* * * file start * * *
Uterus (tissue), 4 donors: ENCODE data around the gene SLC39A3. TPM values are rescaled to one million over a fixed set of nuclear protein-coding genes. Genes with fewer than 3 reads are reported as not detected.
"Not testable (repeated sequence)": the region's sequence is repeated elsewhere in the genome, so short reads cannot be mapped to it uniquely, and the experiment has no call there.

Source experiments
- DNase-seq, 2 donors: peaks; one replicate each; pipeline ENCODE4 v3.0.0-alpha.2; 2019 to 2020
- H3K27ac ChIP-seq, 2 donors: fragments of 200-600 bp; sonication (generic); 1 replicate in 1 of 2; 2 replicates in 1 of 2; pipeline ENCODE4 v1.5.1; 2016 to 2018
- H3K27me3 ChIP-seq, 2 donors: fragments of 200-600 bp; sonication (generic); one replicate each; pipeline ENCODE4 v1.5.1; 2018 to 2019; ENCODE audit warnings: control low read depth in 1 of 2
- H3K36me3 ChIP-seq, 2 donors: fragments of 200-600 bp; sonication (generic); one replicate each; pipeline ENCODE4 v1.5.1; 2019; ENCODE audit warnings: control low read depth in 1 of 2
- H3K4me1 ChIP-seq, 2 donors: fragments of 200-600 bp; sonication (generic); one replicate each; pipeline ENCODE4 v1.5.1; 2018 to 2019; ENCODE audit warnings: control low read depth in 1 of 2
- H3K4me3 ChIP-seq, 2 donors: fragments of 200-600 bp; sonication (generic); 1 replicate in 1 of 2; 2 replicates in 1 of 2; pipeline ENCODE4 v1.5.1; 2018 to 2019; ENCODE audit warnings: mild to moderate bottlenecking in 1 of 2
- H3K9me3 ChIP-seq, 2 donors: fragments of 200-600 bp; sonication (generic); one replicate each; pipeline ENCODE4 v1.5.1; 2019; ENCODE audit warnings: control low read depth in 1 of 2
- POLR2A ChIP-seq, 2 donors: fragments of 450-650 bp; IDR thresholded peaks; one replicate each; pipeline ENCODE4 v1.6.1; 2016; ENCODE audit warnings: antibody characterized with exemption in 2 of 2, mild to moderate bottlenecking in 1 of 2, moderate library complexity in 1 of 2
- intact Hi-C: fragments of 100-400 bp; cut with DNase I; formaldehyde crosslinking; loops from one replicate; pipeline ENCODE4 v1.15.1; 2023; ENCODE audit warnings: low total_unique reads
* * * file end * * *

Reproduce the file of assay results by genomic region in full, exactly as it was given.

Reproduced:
Uterus (tissue), 4 donors: ENCODE data around the gene SLC39A3. TPM values are rescaled to one million over a fixed set of nuclear protein-coding genes. Genes with fewer than 3 reads are reported as not detected.
"Not testable (repeated sequence)": the region's sequence is repeated elsewhere in the genome, so short reads cannot be mapped to it uniquely, and the experiment has no call there.

Source experiments
- DNase-seq, 2 donors: peaks; one replicate each; pipeline ENCODE4 v3.0.0-alpha.2; 2019 to 2020
- H3K27ac ChIP-seq, 2 donors: fragments of 200-600 bp; sonication (generic); 1 replicate in 1 of 2; 2 replicates in 1 of 2; pipeline ENCODE4 v1.5.1; 2016 to 2018
- H3K27me3 ChIP-seq, 2 donors: fragments of 200-600 bp; sonication (generic); one replicate each; pipeline ENCODE4 v1.5.1; 2018 to 2019; ENCODE audit warnings: control low read depth in 1 of 2
- H3K36me3 ChIP-seq, 2 donors: fragments of 200-600 bp; sonication (generic); one replicate each; pipeline ENCODE4 v1.5.1; 2019; ENCODE audit warnings: control low read depth in 1 of 2
- H3K4me1 ChIP-seq, 2 donors: fragments of 200-600 bp; sonication (generic); one replicate each; pipeline ENCODE4 v1.5.1; 2018 to 2019; ENCODE audit warnings: control low read depth in 1 of 2
- H3K4me3 ChIP-seq, 2 donors: fragments of 200-600 bp; sonication (generic); 1 replicate in 1 of 2; 2 replicates in 1 of 2; pipeline ENCODE4 v1.5.1; 2018 to 2019; ENCODE audit warnings: mild to moderate bottlenecking in 1 of 2
- H3K9me3 ChIP-seq, 2 donors: fragments of 200-600 bp; sonication (generic); one replicate each; pipeline ENCODE4 v1.5.1; 2019; ENCODE audit warnings: control low read depth in 1 of 2
- POLR2A ChIP-seq, 2 donors: fragments of 450-650 bp; IDR thresholded peaks; one replicate each; pipeline ENCODE4 v1.6.1; 2016; ENCODE audit warnings: antibody characterized with exemption in 2 of 2, mild to moderate bottlenecking in 1 of 2, moderate library complexity in 1 of 2
- intact Hi-C: fragments of 100-400 bp; cut with DNase I; formaldehyde crosslinking; loops from one replicate; pipeline ENCODE4 v1.15.1; 2023; ENCODE audit warnings: low total_unique reads